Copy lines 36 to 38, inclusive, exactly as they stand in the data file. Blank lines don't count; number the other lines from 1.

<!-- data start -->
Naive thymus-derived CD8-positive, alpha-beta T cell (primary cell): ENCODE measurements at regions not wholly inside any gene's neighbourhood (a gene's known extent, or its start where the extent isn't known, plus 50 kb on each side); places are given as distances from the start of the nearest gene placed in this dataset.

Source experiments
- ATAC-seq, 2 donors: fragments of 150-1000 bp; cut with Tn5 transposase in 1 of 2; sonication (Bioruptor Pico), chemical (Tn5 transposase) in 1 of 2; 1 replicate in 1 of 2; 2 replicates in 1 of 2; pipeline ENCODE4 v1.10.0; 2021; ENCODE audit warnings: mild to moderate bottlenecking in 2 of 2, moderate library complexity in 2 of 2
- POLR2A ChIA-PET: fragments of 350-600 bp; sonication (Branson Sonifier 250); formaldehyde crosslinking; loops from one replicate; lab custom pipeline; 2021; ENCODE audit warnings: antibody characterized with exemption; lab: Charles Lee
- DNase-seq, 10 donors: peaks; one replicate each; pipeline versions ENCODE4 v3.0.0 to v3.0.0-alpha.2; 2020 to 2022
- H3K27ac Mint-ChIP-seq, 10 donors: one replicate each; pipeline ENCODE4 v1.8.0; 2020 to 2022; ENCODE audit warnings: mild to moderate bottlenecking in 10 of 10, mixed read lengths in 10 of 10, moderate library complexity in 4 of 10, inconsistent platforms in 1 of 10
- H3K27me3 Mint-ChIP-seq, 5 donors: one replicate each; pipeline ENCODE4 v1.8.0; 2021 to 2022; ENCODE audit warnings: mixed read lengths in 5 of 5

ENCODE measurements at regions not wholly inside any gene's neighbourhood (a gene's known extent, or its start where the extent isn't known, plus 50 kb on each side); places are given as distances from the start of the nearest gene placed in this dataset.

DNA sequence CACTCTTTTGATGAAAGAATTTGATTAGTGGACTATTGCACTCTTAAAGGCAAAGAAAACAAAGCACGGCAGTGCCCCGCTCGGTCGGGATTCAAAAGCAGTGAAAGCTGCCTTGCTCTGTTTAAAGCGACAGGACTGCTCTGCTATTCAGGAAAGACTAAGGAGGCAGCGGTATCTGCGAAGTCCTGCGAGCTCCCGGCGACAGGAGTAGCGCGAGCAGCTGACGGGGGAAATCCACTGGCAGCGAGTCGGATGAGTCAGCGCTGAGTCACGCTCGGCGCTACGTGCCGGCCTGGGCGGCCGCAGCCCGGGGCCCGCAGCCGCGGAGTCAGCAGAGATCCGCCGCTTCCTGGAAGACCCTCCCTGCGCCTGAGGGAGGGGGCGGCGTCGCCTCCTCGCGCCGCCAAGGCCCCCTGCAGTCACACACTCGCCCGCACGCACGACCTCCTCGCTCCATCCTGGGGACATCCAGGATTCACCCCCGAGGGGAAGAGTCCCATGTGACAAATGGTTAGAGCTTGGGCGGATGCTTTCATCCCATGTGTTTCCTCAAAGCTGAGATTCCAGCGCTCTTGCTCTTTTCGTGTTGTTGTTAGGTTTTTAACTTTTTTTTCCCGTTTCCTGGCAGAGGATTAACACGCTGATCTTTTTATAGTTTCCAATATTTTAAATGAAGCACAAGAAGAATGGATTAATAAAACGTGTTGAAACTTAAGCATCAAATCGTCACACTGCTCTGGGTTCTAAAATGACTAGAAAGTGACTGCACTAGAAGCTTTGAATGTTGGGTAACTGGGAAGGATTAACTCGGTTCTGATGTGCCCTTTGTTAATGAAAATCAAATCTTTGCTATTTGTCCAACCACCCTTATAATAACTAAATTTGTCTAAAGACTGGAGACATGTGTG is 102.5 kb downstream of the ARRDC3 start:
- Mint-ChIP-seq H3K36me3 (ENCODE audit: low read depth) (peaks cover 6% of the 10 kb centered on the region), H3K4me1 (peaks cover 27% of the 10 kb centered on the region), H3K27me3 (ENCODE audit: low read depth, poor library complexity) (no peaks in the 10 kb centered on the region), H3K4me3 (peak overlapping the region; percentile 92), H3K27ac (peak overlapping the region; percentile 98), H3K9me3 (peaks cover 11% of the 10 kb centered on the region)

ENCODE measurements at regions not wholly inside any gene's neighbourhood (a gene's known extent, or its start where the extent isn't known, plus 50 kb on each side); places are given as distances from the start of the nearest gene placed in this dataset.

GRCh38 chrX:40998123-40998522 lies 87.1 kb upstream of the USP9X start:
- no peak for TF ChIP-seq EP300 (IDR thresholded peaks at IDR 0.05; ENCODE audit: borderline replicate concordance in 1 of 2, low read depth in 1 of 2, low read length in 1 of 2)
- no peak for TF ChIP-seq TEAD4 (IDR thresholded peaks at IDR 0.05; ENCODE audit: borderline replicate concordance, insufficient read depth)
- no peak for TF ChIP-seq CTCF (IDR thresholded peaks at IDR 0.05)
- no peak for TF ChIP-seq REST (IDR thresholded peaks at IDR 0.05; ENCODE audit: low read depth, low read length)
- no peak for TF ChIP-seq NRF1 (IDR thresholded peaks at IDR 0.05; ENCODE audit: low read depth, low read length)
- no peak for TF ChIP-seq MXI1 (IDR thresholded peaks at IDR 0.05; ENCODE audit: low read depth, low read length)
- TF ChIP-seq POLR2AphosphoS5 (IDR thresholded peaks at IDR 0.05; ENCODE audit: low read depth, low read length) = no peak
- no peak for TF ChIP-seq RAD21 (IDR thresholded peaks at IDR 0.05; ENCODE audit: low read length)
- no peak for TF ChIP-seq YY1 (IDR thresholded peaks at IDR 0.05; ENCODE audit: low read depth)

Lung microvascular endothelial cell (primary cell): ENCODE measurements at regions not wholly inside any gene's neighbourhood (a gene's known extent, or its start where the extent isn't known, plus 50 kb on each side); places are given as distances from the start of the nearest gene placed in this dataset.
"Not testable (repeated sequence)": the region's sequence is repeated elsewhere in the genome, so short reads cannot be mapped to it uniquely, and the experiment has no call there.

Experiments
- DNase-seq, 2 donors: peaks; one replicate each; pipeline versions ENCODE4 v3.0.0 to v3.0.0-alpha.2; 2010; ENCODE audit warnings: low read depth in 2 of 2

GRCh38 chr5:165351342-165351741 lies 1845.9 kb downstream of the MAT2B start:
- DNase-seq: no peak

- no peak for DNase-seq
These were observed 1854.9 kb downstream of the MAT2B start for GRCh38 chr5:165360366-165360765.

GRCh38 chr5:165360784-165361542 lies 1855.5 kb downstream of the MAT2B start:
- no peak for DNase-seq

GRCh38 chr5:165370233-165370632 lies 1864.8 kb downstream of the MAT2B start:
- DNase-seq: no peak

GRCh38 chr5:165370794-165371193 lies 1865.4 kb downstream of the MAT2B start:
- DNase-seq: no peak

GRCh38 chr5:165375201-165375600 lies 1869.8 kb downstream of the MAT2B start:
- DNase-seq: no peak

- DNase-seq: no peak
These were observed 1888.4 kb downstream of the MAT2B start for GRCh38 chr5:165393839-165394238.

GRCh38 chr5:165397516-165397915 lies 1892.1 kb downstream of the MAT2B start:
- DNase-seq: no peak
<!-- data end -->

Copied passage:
GRCh38 chr5:165375201-165375600 lies 1869.8 kb downstream of the MAT2B start:
- DNase-seq: no peak

- DNase-seq: no peak